I figure Blizzard can do this easily.  But to have something allowing diversity while keeping the aesthetic?  That’d be an achievement.

Also if you can get people to sit in a game for 30 minutes playing with options?  You win.

Characters: Characters Must Be Iconic And Individual And Easy

Now let’s get to the challenge and the chance for glory – the character creation system.

An Overwatch game has to let you make iconic heroes that are unique individuals with a system an audience can understand – as an Overwatch RPG may attract people of diverse gaming background.  It also has to be something a team can actually develop and test and patch.

How do you let people make characters as unique as a vigilante techno musician and a crazed life-manipulating scientist who looks like a Sailor Moon Villain?  How do you code and test this?

As I look over various Superhero games, game systems are always a challenge to develop.  You need a system to reflect the ability to do anything, while needing to make it understandable, createable, and testable.  But in my gaming over the years I’ve noticed a few trends that give me an idea

  • Skill Trees are a great way to provide customizable characters, but in ways that don’t become an overwhelming system.  The Borderlands series does this very well, with iconic characters that have three “trees” that allow them to be uniquely customized.
  • A lot of superhero games – and indeed games period – put characters into broad categories with options – even Champions pen and paper eventually acknowledged there were only a few major archetypes.  City of Heroes/Villains did this well, having you pick a character role (Ranged, Tank, etc.) with a variety of power options within it.
  • Interacting Iconic Ideas” is something I’ve seen work well – give people a few kinds of iconic choices that together produce a unique character.  Wildstar Online did this in a marvelously simple way – you pick a fighting class (Stalker, Warrior, etc.) and a profession or social role (Explorer, Scientist, etc.)  Even these two simple choices would yield unique characters – like a Medic who sought out combat, or a brawling Warrior who build settlements.
  • Categorical Choices” – DC Online’s superhero system is brilliantly simple, even if I have issues with the implementation.  A character choses a way to fight, a type of superpower, and a type of movement.  You can be a magician with pistols who flies, or a high-tech martial artist who can run up the side of building.  Simple, elegant, effective.
  • For clarity, some options should be simple either/or choices.  Make it easier on everyone.
  • Make simple characters choices customizable.  If your character has a plasma rifle that’s nice, but maybe they have options to tweak the speed of fire, ammo capacity, and so on.  Sure you can not change it, but maybe in time you want to make it “your own.”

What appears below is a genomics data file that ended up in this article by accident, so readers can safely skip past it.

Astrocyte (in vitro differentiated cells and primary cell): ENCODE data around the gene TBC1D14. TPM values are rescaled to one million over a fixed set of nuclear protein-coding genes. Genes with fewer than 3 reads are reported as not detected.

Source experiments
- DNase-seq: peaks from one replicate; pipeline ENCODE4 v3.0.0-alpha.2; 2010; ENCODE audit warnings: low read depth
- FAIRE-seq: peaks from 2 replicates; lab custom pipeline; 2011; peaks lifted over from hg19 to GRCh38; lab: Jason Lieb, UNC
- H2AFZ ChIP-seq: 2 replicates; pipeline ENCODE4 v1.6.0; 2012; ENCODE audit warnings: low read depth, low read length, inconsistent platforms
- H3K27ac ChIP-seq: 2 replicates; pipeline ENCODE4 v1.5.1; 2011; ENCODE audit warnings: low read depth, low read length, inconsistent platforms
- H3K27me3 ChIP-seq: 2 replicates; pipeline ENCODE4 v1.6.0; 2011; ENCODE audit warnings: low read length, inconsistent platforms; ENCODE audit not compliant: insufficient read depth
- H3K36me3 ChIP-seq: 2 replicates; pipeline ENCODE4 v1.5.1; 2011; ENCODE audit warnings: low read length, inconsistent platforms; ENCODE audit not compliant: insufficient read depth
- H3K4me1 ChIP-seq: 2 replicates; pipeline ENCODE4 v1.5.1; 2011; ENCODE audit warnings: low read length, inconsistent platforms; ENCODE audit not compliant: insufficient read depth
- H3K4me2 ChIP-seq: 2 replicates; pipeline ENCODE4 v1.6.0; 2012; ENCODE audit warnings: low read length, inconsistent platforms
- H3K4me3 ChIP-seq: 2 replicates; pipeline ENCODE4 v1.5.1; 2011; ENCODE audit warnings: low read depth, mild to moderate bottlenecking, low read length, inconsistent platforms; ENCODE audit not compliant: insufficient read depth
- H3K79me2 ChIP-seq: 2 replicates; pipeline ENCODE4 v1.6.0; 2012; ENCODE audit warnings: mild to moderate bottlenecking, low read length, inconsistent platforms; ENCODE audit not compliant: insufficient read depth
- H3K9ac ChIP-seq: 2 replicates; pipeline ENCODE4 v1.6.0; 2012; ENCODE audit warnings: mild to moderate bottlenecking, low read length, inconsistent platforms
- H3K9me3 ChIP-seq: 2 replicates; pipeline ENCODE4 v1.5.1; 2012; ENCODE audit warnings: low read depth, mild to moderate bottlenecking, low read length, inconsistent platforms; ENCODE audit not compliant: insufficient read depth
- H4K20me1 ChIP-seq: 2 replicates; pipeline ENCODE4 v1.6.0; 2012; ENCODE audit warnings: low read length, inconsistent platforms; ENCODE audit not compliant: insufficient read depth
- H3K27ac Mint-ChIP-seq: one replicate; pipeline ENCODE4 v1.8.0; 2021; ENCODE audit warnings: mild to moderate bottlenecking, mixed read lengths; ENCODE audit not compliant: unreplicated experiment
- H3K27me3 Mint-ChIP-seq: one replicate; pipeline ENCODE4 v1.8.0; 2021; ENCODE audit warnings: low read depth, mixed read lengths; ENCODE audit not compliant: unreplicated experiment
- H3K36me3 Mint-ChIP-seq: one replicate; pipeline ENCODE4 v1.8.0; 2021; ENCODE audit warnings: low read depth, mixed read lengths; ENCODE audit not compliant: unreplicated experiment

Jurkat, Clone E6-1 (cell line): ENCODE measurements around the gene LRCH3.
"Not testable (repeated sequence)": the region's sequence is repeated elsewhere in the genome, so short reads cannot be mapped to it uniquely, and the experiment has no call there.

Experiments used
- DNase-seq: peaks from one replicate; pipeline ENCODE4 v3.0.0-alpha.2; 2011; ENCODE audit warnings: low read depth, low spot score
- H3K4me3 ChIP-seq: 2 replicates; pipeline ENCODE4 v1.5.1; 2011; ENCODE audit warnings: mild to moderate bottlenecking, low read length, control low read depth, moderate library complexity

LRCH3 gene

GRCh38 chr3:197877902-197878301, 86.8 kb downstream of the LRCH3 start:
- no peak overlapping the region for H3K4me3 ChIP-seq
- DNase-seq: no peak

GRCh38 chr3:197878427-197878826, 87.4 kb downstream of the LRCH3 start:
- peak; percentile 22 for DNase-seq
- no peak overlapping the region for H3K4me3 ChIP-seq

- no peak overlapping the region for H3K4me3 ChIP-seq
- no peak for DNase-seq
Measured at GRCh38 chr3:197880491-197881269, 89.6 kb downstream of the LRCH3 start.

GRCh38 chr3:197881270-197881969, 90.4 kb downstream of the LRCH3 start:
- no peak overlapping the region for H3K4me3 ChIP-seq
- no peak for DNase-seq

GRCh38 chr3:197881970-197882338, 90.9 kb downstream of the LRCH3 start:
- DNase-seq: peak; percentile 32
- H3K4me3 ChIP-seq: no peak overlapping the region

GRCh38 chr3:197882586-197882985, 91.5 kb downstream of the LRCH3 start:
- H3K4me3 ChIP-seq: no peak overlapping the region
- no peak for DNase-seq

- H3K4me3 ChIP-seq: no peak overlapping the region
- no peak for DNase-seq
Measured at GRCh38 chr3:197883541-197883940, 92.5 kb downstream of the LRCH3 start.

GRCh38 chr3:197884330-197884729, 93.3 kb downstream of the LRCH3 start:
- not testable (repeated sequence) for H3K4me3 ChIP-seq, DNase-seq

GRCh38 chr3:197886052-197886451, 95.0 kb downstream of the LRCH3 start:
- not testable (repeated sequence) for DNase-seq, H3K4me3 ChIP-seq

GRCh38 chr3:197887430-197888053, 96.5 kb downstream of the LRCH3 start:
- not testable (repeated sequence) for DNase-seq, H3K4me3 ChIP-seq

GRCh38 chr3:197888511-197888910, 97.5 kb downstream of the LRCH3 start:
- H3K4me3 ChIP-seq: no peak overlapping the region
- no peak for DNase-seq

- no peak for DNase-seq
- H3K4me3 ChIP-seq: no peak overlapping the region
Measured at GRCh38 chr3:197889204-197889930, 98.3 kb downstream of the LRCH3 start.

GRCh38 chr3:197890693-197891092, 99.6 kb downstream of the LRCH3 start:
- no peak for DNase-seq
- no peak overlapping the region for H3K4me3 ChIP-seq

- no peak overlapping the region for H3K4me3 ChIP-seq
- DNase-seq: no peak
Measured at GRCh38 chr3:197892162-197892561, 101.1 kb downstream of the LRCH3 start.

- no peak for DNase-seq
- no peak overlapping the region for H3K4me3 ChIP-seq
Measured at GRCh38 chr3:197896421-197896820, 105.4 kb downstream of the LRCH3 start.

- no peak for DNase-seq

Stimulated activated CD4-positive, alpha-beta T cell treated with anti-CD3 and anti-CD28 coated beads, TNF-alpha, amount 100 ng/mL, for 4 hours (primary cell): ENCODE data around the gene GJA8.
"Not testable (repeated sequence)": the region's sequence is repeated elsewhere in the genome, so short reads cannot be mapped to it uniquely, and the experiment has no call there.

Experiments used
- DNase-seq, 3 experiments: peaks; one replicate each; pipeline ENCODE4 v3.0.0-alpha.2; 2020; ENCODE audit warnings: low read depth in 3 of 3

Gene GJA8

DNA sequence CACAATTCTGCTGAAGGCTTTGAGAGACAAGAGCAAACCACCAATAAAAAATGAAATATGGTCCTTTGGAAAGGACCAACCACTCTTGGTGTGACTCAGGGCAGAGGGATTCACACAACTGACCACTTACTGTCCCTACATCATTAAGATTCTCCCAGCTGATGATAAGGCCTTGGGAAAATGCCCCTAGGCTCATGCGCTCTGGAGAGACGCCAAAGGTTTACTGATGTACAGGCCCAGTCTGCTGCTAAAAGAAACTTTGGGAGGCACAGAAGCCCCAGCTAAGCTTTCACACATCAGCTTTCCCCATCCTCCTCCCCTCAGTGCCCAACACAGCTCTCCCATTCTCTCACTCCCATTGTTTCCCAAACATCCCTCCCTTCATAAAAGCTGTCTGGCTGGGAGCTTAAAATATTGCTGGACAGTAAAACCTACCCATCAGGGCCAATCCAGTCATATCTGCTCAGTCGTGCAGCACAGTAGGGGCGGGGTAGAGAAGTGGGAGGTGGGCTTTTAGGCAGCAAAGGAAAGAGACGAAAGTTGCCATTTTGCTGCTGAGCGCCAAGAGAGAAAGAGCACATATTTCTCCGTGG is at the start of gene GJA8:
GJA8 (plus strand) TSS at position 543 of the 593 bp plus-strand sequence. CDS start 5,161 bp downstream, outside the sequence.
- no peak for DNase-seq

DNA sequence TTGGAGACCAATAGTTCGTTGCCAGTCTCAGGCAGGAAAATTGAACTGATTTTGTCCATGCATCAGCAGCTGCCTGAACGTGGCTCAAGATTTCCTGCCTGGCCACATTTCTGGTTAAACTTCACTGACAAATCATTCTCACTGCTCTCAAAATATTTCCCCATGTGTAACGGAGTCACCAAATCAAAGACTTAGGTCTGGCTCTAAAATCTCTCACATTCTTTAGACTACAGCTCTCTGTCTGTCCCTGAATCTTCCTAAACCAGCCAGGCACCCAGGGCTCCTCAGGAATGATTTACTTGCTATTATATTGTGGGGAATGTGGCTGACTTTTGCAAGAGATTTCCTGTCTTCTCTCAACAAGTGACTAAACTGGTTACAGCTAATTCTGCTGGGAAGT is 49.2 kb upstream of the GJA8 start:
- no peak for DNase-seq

From my years of playing different games, I think I see an ideal Overwatch character system:

  • People pick a Field Role based on the four groups in Overwatch – Offense, Defense, Tank, and Support.  These represent (to an extent) your combat role in the field.
  • The Field Role gives you a range of Weapon Specialties and you pick one.  This provides your basic weapon or weapon set.  Much like current Overwatch, it’s what you usually are shooting or hitting with all the time.  There’s also probably a skill tree associated with the choice, letting you customize your choice over time.
  • The Field Role also gives you a range of Field Skills to choose from.  These are individual and highly iconic like “Explosives” or “Stealth” or “Healing”  You’d probably get to choose one or two – these are more or less your special powers and gadgets.  Like current Overwatch, these are special abilities you use – and should be customizable.
  • You then select a Profession role – your noncombat role.  This would be general professions like Scientist, Doctor, Engineer, etc.  This is for non-shooty adventure elements.
  • Your Professional role gives you optional skills – like Biology, Botany, Computers, Deception, and so on.

So the idea I see is that you pick how you fight, what combat abilities you have, how you function professionally, and a specific profession.  These would give you a few skill trees that are simple and clear.  So your character is already pretty unique from the start – and more customization can follow.

Yet at the same time you can sum your character up easy – “I’m an Offense Type with a Shotgun that uses Explosives and Scanners, and a  Survivalist specialized in healing and salvage.”  There you just summed up your characters – a person who likes big booms and setting up gizmos to find enemies, but they’re also good at helping people heal and salvaging cool stuff from combats.